Ben: Could you elaborate on what’s attractive about this deepwater theme?
Craig Hodges: Deepwater drillers are almost like a technology play. We’re discovering oil in places that will require extraordinary efforts to extract it. The technology that enables rigs to extract oil from fields that are 10,000 feet below the surface of the ocean is simply amazing. Of course, the advances in seismic technology that led to these discoveries are also noteworthy.
We recently saw a map that shows deepwater oil field discoveries that span the globe. If our thesis plays out, every single one of these discoveries will be drilled for oil. That should lead to a real shortage of deepwater rigs.
Although there are a bunch of rigs slated for completion in 2014, the industry still has high barriers to entry. That’s largely why we favor this corner of the energy sector. If a firm wants to enter the deepwater drilling sector, it will need five to seven years to build a deepwater rig at a cost of around $700 million. There are only a few companies that have the capital and the expertise to do that.
Ben: Does the price of oil really drive demand in the deepwater space?
Craig Hodges: Deepwater drilling can be problematic when a firm is dealing with the difficulties of extracting oil through 10,000 feet of water and coping with terrible weather off the coasts of politically unfriendly countries. But when oil prices are high enough, some of these gigantic deepwater oil fields can really pay off.
Additionally, technology is allowing oil companies a greater degree of comfort in determining whether these deposits are worth the risk of investing in their extraction. Still, high oil prices are necessary for such efforts to be sustained; it’s not economic for firms to do deepwater drilling with oil at $60 per barrel. But at $100 per barrel, we should see as much drilling as the market can bear.
Ben: Can you tell us about a few more of your favorite energy plays?
Craig Hodges: Halliburton is one of my favorite large-cap names because it’s a play on the domestic drilling business. We’re making some remarkable energy discoveries in the US and the new shale plays in places like South Dakota are tremendous.
Although it’s a controversial method, fracking enables us to extract energy deposits from these shale plays, and Halliburton is the Cadillac of the fracking business. Companies that spend millions of dollars to develop a well won’t waste their time with the lowest-cost bidder. When they want the very best expertise brought to bear, they hire Halliburton.
At the moment, there is so much demand for fracking services, that firms with new drilling prospects are waiting four or five months for a fracking crew. Of course, Halliburton has other aspects to its business beyond fracking, but it is well positioned in the domestic drilling business. And if there’s turnover in the White House, a different administration maybe more amenable to developing our domestic resources.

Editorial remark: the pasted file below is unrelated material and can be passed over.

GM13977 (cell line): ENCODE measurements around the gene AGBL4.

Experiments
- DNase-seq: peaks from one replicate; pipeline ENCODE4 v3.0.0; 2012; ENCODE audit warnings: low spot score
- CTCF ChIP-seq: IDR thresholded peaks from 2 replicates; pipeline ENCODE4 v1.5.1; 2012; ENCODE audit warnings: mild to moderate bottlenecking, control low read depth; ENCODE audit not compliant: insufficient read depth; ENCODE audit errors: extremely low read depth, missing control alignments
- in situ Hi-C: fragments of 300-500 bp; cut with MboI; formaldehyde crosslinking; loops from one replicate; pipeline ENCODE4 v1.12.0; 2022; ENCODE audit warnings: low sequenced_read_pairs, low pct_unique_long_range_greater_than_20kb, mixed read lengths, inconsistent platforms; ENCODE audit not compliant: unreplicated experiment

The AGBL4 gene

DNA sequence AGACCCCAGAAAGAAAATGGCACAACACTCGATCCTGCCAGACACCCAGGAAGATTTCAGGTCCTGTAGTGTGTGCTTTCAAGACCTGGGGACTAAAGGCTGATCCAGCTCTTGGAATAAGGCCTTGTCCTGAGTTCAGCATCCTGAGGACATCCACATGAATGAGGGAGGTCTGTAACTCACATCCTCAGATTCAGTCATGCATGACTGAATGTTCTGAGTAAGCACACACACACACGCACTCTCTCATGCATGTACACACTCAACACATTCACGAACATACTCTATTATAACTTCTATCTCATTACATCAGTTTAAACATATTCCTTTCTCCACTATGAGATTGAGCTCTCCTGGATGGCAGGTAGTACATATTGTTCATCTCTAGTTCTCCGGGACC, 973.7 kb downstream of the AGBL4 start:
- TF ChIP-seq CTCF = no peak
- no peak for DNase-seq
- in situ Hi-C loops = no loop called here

In the deepwater arena, Transocean is my favorite play. It has 50 percent of the world’s deepwater rigs, and once there’s a shortage of rigs, their day rates should skyrocket. That excess cash should drop directly to the company’s bottom line and drive their earnings growth. Transocean also offers investors a 5.5 percent dividend yield while they wait for the stock to appreciate.
Ben: Do Halliburton and Transocean face any liability from their involvement int the BP oil spill in the Gulf of Mexico?
Craig Hodges: I think there is a discount in the shares of both companies since they still have the taint of association with the BP spill. But lawyers who have expertise in this arena say it’s unlikely that these two firms have any liability for what transpired.
The contracts used in their business are standard for the industry and they basically indemnify anyone but the operator–in this case BP–from any liability. Under those contracts, BP tells Transocean and Halliburton exactly what to do and how and when to do it, so BP bears all the legal risk. And we haven’t seen any of these contracts abrogated for such problems in the past. So this unfair stigma is actually an opportunity for investors.
Ben: Are there any other energy plays you find compelling?
Craig Hodges: Many people are familiar with Chesapeake Energy (NYSE: CHK) and its CEO Aubrey McClendon, who is a bit of a lightning rod. Chesapeake was started by McClendon and Tom Ward. McClendon was the sizzle and Ward was the steak. Ward’s not very high profile, but he’s a very good land man and a very good executive with a lot of credibility. He’s easily one of the best in the business.
SandRidge Energy (NYSE: SD) was founded by Ward in 2007, so it’s similar to Chesapeake. About three years ago, natural gas accounted for roughly 80 percent of the firm’s production. As an example of how effective Ward is as an operator, he realized there was a glut of natural gas that would make it unprofitable for his firm to maintain this production mix. While other companies like Chesapeake maintained their focus on natural gas production, Ward reoriented SandRidge’s production so that it’s now 80 percent oil. Investors haven’t realized that yet.
SandRidge has acquired a huge tract of land in Oklahoma called the Mississippi Lime play and is the leader in that geography with over 1 million acres. The firm is also drilling a lot of shallow wells in the Permian Basin. These are all low risk, inexpensive wells. Ward is borrowing money to drill them, but has earned 80 percent to 90 percent returns on these wells.
From the start, Ward has done everything he’s promised. But there are a lot of people who doubt that he can continue his aggressive drilling because the company has borrowed substantial amounts of money. There’s some merit to that argument because the firm is unable to develop all its plays due to its capital expenditures.
But Ward has mapped out a clear, sensible financing plan for future drilling. We think his strategy will be proven right. So it’s a controversial play, but I think it makes a lot of sense, particularly at current prices.